At the halfway point, 2010 has not been kind to junior rare earth companies, many of which have watched their stock prices fall. But, with China restricting exports interest in developing new resources is growing.
At the halfway point, 2010 has not been kind to junior rare earth companies. Avalon Rare Metals (TSX:AVL), with its Nechalacho project in northern Canada, has watched its stock hover around the $2.00 mark after starting the year at $2.96. Another promising junior, Quest Rare Metals (TSXV:QRM), which holds the rights to several sites including Nebraska’s Elk Creek Carbonite, has fallen from $3.23 to $2.15 since the start of the year.
Speaking to Brian Sylvester of The Gold Report, Byron Capital analyst Jon Hykawy explained these losses are not related to rare earth prices, as they have been moving up steadily. “My guess,” he says, “would be that some people are feeling less certain about the near-term economy. The other side may be that people are starting to realize that the path to commercialization for these companies is a lot more difficult than they thought when they first bought the name.”
Hykawy says China is in the driver’s seat with rare earths because of their low production costs and that makes it harder for new sites to get into the market. Since China entered the rare earth market, mines around the world have been shut down because the Chinese came in with such low pricing that no one else could afford to compete.
In June, Avalon released a Pre-feasibility study suggesting their Nechalacho rare earth site is economically viable: it estimated the required capital investment of $890 million would generate a $1.5 billion cash flow. But Hykawy doesn’t think it’s that simple and cautions that rare earth extraction is a complex process and not for the faint of heart. He was unable to reconcile the company’s public statements on the cost of processing with some of the work they’ve published on the site’s metallurgy, and thinks its operating costs are high at $5.93 per kilogram of finished product. “This makes the economics of the project difficult,” he says.
“The most important thing to recognize is that the production of rare earth elements is still mining; so many of the same rules that hold for a gold explorer or a copper explorer continue to hold for a rare earths company.”
But, if Alaskan Senator Lisa Murkowski is reading the situation correctly, the tides may be turning for rare earth juniors. When she introduced the Rare Earth Supply-Chain Technology and Resource Transformation Act on the Senate floor last week, she explained China’s recent moves to stop issuing new domestic licenses for rare earth exploration and cap this year’s production at 81,000 tonnes is part of an effort to drive up world prices for the minerals. Murkowski estimates Chinese annual exports will average only 35,000 tonnes over the next five years, further straining demand on worldwide consumption, which totals 120,000 tonnes annually (including China). If China’s tightening on supply continues to drive world prices up, it will make sites outside of China more viable as rare earth consumers outside China attempt to secure a supply.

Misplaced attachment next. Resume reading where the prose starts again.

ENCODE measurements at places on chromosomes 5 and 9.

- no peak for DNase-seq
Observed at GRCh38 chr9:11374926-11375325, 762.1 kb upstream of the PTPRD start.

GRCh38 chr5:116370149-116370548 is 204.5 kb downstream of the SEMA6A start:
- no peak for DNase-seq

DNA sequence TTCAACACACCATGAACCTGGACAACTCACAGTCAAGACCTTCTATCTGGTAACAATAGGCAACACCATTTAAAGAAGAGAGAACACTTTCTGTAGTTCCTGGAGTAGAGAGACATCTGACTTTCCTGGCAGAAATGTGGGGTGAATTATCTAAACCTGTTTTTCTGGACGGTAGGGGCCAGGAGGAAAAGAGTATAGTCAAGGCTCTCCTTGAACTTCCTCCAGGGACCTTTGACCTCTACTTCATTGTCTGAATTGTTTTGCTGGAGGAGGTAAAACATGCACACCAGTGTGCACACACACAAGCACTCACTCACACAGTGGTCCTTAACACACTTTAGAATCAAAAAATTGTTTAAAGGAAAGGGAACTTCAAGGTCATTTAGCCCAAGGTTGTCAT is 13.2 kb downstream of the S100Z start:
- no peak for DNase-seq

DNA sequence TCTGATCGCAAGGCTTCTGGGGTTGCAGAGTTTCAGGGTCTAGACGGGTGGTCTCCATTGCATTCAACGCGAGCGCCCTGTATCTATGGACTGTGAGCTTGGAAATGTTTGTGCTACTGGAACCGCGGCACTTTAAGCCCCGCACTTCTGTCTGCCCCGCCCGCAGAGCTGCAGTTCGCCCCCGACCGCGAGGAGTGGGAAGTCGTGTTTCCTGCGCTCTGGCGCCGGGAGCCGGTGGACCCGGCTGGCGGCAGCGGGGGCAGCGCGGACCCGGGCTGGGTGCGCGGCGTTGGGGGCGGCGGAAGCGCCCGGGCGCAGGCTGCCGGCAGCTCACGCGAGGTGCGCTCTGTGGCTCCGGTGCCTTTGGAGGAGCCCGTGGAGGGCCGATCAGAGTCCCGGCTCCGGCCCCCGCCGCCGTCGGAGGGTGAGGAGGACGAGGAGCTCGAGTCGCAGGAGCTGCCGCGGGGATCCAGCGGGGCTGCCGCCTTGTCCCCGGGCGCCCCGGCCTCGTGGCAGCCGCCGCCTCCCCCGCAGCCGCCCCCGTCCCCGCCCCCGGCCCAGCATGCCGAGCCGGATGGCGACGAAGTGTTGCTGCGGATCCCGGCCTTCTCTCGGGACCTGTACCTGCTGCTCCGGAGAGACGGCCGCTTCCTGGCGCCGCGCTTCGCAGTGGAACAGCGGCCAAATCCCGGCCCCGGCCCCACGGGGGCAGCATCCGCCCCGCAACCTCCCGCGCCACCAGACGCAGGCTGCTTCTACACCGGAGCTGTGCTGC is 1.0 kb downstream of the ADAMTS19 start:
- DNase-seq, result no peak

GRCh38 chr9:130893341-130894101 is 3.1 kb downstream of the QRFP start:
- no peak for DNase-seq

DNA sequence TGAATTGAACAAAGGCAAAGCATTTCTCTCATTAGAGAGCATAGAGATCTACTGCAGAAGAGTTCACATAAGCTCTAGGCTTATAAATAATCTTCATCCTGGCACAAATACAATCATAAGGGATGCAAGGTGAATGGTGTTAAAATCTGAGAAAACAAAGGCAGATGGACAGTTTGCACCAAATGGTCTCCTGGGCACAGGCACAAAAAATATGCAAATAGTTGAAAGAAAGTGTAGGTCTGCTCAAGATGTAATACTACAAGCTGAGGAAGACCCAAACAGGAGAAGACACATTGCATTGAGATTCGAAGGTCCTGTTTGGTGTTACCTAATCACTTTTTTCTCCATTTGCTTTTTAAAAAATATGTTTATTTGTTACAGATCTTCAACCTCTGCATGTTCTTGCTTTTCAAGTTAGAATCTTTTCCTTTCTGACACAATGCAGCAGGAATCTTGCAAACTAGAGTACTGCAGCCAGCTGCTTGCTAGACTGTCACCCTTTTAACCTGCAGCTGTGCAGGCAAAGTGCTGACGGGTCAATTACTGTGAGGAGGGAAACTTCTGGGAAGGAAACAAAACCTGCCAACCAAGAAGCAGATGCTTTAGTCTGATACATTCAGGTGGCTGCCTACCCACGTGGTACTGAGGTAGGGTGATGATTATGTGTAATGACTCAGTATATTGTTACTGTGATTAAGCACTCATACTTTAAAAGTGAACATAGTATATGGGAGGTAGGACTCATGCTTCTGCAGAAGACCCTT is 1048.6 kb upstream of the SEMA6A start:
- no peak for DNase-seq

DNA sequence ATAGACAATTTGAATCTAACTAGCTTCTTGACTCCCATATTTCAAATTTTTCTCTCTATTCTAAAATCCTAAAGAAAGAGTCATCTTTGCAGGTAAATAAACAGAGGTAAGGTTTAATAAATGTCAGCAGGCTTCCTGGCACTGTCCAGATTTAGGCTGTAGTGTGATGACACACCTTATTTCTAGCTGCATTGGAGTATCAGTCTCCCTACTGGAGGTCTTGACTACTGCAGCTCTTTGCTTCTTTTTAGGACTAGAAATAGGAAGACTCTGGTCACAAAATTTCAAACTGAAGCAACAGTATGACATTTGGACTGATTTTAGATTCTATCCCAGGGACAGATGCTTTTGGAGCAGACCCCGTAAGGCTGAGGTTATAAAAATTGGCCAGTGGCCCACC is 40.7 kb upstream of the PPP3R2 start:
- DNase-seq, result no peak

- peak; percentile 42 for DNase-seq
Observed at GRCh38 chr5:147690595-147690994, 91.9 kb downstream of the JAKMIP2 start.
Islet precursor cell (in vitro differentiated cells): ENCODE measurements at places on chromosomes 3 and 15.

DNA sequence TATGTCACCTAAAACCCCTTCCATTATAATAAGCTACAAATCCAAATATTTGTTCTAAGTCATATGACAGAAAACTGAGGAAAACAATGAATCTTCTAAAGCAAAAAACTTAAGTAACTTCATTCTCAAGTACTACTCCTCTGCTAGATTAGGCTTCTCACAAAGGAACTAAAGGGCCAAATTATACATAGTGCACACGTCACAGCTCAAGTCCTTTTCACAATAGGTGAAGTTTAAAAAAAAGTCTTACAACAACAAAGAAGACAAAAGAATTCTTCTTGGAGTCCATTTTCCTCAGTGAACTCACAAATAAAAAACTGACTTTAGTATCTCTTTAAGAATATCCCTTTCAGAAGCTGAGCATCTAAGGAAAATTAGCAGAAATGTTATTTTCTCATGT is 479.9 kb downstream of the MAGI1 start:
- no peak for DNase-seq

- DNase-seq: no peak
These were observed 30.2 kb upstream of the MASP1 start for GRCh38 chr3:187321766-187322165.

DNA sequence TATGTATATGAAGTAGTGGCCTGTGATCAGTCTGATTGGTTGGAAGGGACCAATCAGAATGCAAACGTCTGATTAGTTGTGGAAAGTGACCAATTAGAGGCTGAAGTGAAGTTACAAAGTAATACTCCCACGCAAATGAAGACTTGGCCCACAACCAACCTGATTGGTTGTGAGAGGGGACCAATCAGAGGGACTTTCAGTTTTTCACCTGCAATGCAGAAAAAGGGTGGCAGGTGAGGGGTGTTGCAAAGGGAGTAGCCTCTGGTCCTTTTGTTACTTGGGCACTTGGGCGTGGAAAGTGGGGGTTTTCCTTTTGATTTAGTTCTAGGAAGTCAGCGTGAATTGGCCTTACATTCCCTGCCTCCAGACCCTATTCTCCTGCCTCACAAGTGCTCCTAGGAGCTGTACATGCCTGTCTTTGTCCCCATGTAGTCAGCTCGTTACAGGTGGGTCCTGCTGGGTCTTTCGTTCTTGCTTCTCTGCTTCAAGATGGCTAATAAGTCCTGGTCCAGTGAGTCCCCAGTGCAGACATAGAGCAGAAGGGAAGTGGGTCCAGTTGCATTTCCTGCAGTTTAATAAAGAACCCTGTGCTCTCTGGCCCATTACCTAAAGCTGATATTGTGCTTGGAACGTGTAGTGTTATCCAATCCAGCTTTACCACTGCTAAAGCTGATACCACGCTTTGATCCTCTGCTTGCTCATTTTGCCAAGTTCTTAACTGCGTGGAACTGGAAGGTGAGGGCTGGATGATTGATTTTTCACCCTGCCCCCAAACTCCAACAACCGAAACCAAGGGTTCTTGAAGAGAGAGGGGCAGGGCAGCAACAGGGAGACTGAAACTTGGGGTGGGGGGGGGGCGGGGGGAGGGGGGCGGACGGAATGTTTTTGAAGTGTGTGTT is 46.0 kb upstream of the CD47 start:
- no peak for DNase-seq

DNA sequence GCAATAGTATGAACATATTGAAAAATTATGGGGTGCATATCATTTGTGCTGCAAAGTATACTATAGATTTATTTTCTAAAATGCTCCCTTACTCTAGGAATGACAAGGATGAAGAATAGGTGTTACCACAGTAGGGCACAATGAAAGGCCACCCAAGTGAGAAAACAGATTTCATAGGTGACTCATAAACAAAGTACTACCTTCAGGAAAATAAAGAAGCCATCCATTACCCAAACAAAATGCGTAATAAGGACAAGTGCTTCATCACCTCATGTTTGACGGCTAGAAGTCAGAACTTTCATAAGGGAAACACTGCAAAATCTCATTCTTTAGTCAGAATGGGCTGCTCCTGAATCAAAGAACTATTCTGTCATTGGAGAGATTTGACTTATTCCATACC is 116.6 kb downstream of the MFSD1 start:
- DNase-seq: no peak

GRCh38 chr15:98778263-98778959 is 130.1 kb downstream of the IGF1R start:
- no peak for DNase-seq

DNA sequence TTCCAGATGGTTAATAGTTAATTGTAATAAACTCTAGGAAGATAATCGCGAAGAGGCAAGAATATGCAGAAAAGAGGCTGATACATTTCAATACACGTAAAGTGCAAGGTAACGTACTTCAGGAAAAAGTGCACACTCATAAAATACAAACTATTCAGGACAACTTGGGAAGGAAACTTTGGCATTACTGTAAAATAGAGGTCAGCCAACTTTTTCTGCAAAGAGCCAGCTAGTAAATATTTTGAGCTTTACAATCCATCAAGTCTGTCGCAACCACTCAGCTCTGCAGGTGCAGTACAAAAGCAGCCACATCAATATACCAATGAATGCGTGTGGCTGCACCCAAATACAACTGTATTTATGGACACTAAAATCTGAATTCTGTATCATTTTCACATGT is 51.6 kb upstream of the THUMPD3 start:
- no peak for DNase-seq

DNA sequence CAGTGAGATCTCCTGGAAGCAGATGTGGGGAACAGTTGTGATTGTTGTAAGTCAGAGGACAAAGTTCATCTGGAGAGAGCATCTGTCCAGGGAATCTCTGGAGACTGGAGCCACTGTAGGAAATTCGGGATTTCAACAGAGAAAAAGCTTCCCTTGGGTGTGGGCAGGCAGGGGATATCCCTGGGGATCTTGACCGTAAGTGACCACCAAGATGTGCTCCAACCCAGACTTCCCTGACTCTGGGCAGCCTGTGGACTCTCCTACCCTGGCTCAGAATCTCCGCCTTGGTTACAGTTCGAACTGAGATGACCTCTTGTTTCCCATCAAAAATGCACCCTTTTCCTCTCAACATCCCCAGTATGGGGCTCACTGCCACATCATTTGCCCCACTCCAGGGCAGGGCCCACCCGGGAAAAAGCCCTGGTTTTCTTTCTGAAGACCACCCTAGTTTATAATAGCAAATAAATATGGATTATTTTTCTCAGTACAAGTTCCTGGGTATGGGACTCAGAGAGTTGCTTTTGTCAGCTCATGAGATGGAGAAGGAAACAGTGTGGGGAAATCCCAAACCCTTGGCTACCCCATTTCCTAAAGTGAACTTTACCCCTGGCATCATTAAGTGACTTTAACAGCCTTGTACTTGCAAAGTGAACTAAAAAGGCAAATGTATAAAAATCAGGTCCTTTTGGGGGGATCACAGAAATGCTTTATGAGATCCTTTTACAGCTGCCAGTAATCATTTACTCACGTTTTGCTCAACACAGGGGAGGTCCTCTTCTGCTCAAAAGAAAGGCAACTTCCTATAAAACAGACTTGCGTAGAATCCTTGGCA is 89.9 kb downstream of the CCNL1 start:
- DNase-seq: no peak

In her speech, Murkowski mentioned Ucore Uranium’s (TSXV:UCU) Bokan Mountain project, located 60 km from the ports of Ketchikan, Alaska. Ucore’s stock has dropped from 52 cents at the start of the year to around 24 cents in June. A 1989 US Geological Survey reports the area hosts niobium and other rare earth elements (both heavy and light) as well as tantalum. Uranium was mined at the site during short periods between 1957 and 1971 using both open-pit and underground mining.
The Senator’s bill is important to the development of sites like Bokan Mountain. Additional government investment, access to federal loans and expedited permitting would all help to start production and bridge the gap between production costs in China.
As Andrew Bloodworth of the British Geological Survey told Reuters on Wednesday, “People think China is sitting on all the rare earth resources, that’s not true. As concerns grow about the Chinese monopoly, there is growing commercial interest in developing other deposits and bringing them to mine status.”